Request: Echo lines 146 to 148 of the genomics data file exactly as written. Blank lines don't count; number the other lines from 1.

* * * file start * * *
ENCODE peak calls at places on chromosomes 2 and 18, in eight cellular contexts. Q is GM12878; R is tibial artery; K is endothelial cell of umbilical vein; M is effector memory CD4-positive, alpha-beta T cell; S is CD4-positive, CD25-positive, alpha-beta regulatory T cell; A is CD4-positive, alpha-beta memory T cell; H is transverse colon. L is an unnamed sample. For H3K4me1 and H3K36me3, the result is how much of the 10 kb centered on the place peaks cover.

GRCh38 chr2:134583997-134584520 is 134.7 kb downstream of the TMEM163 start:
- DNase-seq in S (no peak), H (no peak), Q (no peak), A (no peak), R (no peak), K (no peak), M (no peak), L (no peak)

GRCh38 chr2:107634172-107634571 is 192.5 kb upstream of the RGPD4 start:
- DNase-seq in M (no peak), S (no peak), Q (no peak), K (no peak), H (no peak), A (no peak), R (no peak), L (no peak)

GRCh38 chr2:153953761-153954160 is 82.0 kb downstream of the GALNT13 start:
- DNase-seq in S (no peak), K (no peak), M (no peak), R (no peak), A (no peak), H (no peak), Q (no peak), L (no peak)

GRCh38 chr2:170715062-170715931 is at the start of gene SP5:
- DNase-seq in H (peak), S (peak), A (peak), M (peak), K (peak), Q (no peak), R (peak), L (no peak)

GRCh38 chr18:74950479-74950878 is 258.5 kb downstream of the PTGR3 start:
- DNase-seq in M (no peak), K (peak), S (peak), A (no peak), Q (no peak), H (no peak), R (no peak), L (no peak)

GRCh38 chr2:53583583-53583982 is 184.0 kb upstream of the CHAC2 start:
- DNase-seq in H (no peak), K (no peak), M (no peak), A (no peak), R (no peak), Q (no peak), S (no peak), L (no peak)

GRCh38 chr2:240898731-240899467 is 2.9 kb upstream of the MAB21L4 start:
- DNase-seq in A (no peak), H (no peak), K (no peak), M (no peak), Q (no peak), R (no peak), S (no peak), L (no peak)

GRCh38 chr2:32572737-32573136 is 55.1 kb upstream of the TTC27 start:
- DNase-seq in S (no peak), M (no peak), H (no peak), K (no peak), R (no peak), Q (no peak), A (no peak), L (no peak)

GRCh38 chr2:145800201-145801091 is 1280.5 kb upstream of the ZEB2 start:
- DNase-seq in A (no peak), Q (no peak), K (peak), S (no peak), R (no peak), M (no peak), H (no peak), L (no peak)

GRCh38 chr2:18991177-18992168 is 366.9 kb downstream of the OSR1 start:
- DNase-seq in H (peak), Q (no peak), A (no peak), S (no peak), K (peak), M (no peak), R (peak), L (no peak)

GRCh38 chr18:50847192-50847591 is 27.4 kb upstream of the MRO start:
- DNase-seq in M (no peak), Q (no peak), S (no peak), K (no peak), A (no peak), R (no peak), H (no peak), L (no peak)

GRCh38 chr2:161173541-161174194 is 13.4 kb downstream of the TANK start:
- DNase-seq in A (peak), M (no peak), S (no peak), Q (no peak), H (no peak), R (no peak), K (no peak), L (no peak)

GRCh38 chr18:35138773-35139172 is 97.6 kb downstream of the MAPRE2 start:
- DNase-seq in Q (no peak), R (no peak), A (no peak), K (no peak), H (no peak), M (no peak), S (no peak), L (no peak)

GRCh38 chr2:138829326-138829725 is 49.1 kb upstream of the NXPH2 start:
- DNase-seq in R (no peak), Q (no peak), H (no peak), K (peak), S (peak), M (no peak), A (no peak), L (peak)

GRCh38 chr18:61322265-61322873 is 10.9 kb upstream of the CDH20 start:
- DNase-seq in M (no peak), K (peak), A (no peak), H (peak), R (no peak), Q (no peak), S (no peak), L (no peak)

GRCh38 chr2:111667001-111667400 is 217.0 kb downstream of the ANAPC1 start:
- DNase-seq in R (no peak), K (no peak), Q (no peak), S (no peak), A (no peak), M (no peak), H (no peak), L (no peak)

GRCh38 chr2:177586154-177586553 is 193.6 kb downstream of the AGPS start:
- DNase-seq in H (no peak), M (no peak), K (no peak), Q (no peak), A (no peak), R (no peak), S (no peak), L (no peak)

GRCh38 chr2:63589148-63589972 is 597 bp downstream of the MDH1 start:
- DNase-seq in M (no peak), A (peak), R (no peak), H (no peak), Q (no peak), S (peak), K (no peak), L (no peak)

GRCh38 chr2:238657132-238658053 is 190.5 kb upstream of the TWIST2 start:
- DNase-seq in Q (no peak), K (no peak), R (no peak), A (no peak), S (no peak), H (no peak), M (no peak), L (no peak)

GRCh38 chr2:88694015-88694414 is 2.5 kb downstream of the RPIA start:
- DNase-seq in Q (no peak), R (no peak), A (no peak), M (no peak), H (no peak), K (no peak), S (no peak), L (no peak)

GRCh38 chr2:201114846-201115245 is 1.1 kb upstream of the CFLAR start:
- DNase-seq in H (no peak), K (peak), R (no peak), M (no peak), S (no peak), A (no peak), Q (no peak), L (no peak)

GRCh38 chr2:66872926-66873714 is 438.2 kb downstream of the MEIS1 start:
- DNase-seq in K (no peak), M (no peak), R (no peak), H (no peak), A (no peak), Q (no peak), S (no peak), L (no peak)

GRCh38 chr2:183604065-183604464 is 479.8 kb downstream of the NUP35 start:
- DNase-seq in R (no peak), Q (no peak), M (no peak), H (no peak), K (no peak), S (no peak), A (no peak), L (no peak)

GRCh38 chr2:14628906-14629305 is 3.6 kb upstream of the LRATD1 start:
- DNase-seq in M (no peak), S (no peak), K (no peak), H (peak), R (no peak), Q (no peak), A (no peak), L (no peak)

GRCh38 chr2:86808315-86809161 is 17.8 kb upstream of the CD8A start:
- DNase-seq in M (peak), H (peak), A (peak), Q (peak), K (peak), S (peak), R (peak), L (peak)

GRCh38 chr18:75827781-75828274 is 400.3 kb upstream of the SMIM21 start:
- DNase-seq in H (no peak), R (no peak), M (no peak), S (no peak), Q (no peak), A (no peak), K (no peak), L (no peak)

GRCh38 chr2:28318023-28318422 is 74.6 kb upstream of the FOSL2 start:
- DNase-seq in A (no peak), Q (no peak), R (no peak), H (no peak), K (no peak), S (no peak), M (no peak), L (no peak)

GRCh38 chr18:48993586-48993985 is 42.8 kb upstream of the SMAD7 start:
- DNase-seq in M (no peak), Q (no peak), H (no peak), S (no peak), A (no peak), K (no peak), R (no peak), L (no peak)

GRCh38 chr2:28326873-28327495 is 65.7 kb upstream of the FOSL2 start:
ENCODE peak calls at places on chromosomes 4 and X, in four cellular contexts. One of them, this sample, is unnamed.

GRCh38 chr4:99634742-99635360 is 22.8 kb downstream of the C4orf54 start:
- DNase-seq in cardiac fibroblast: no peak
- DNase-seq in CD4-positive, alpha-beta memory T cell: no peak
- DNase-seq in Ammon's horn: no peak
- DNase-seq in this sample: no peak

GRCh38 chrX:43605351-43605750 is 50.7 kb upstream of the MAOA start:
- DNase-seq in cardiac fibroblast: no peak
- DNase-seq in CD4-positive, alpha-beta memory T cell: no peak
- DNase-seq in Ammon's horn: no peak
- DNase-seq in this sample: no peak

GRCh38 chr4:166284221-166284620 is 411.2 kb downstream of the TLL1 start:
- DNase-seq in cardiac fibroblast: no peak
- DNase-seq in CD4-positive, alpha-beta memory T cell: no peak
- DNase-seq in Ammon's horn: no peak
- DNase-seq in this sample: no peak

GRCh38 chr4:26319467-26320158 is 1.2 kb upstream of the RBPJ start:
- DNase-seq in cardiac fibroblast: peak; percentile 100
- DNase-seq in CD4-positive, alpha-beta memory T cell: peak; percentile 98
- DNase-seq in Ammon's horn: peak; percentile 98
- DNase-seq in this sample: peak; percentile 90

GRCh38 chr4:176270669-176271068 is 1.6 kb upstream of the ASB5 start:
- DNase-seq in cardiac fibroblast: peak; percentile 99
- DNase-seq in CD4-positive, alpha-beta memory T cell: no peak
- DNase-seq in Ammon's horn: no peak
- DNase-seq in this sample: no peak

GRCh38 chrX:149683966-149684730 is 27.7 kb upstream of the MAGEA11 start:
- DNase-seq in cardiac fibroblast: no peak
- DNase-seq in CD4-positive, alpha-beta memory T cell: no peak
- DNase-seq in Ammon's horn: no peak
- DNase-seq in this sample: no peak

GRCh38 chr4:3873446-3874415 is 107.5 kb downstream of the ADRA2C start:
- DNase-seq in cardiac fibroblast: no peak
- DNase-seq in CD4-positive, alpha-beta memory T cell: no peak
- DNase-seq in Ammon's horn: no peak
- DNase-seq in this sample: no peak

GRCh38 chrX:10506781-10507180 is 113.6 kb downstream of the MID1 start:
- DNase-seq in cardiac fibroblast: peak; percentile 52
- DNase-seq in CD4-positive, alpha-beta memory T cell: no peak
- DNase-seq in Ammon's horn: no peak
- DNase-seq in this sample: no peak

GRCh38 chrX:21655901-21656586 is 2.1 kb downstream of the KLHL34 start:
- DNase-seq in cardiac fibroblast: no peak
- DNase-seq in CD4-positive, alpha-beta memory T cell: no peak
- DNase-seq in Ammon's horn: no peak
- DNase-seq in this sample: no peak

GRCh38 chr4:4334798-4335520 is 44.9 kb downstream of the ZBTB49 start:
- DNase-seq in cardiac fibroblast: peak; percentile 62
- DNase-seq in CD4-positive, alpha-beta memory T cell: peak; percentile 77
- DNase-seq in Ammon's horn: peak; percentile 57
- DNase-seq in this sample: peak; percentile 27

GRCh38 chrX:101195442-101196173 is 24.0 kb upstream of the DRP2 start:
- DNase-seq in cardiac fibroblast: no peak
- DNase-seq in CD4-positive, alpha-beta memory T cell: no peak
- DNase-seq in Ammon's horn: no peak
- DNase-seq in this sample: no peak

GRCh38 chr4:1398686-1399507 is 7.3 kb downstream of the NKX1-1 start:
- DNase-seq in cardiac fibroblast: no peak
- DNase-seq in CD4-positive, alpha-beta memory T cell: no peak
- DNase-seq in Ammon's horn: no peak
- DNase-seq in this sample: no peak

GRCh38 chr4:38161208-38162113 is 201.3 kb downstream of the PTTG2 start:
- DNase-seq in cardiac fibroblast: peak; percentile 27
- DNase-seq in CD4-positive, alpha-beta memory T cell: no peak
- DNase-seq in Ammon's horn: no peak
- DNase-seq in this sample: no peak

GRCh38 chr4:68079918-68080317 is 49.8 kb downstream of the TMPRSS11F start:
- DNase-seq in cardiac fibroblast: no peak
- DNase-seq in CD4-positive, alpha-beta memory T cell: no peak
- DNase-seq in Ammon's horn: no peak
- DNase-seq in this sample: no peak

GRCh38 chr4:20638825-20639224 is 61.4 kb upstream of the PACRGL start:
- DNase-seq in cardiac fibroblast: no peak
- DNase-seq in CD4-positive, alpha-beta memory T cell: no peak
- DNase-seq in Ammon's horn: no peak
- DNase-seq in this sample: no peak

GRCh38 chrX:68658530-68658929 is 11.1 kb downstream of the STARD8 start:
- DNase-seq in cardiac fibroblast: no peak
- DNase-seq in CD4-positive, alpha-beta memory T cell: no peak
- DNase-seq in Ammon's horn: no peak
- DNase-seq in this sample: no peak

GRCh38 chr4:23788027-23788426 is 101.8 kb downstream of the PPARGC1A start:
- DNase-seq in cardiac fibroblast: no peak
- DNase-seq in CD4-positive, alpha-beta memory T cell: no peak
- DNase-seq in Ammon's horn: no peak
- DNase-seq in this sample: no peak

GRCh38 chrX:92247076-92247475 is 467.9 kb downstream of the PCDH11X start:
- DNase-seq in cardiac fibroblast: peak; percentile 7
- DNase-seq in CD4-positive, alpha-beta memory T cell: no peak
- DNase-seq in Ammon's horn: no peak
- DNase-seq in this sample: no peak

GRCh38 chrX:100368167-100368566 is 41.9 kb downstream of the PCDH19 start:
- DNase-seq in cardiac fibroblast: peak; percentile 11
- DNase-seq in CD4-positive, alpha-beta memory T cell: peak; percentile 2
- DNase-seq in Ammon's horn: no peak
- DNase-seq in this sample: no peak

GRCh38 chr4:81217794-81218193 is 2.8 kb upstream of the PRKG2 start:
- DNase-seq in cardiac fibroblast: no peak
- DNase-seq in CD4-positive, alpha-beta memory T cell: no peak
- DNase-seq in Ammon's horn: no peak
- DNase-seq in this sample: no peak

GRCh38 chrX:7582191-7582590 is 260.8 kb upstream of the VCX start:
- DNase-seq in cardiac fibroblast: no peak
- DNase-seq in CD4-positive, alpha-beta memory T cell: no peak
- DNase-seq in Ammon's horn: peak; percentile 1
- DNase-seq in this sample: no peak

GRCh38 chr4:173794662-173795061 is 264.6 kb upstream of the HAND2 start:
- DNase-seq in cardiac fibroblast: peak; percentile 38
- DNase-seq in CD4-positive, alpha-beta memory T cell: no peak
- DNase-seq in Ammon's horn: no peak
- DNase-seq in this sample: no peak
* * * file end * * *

- DNase-seq in cardiac fibroblast: peak; percentile 7
- DNase-seq in CD4-positive, alpha-beta memory T cell: no peak
- DNase-seq in Ammon's horn: no peak